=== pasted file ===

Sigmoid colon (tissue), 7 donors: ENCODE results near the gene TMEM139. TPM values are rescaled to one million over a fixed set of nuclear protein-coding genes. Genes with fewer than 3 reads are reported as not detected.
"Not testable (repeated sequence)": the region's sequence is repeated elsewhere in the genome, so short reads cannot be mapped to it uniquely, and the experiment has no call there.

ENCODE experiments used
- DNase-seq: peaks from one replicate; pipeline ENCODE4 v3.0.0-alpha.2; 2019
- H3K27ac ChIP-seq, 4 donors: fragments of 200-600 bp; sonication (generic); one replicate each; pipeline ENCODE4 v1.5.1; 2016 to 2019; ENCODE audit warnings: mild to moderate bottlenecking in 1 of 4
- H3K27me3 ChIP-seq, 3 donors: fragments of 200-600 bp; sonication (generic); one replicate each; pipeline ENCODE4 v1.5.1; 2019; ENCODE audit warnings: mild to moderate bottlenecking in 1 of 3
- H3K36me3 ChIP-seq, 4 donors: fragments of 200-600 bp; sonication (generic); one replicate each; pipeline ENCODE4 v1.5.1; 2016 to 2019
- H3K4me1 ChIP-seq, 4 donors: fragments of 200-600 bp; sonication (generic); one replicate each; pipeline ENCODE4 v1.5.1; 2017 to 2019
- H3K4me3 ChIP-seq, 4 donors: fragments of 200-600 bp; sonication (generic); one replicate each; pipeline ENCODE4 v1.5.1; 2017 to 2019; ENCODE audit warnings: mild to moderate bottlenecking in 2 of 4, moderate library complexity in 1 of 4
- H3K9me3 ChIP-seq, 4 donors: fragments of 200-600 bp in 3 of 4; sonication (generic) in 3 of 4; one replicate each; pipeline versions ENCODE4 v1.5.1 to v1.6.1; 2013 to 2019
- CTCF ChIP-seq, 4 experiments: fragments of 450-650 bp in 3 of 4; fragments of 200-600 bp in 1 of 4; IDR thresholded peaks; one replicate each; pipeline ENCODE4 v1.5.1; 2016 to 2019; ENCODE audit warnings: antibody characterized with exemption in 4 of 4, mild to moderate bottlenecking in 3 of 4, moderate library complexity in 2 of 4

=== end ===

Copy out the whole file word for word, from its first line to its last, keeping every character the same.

Sigmoid colon (tissue), 7 donors: ENCODE results near the gene TMEM139. TPM values are rescaled to one million over a fixed set of nuclear protein-coding genes. Genes with fewer than 3 reads are reported as not detected.
"Not testable (repeated sequence)": the region's sequence is repeated elsewhere in the genome, so short reads cannot be mapped to it uniquely, and the experiment has no call there.

ENCODE experiments used
- DNase-seq: peaks from one replicate; pipeline ENCODE4 v3.0.0-alpha.2; 2019
- H3K27ac ChIP-seq, 4 donors: fragments of 200-600 bp; sonication (generic); one replicate each; pipeline ENCODE4 v1.5.1; 2016 to 2019; ENCODE audit warnings: mild to moderate bottlenecking in 1 of 4
- H3K27me3 ChIP-seq, 3 donors: fragments of 200-600 bp; sonication (generic); one replicate each; pipeline ENCODE4 v1.5.1; 2019; ENCODE audit warnings: mild to moderate bottlenecking in 1 of 3
- H3K36me3 ChIP-seq, 4 donors: fragments of 200-600 bp; sonication (generic); one replicate each; pipeline ENCODE4 v1.5.1; 2016 to 2019
- H3K4me1 ChIP-seq, 4 donors: fragments of 200-600 bp; sonication (generic); one replicate each; pipeline ENCODE4 v1.5.1; 2017 to 2019
- H3K4me3 ChIP-seq, 4 donors: fragments of 200-600 bp; sonication (generic); one replicate each; pipeline ENCODE4 v1.5.1; 2017 to 2019; ENCODE audit warnings: mild to moderate bottlenecking in 2 of 4, moderate library complexity in 1 of 4
- H3K9me3 ChIP-seq, 4 donors: fragments of 200-600 bp in 3 of 4; sonication (generic) in 3 of 4; one replicate each; pipeline versions ENCODE4 v1.5.1 to v1.6.1; 2013 to 2019
- CTCF ChIP-seq, 4 experiments: fragments of 450-650 bp in 3 of 4; fragments of 200-600 bp in 1 of 4; IDR thresholded peaks; one replicate each; pipeline ENCODE4 v1.5.1; 2016 to 2019; ENCODE audit warnings: antibody characterized with exemption in 4 of 4, mild to moderate bottlenecking in 3 of 4, moderate library complexity in 2 of 4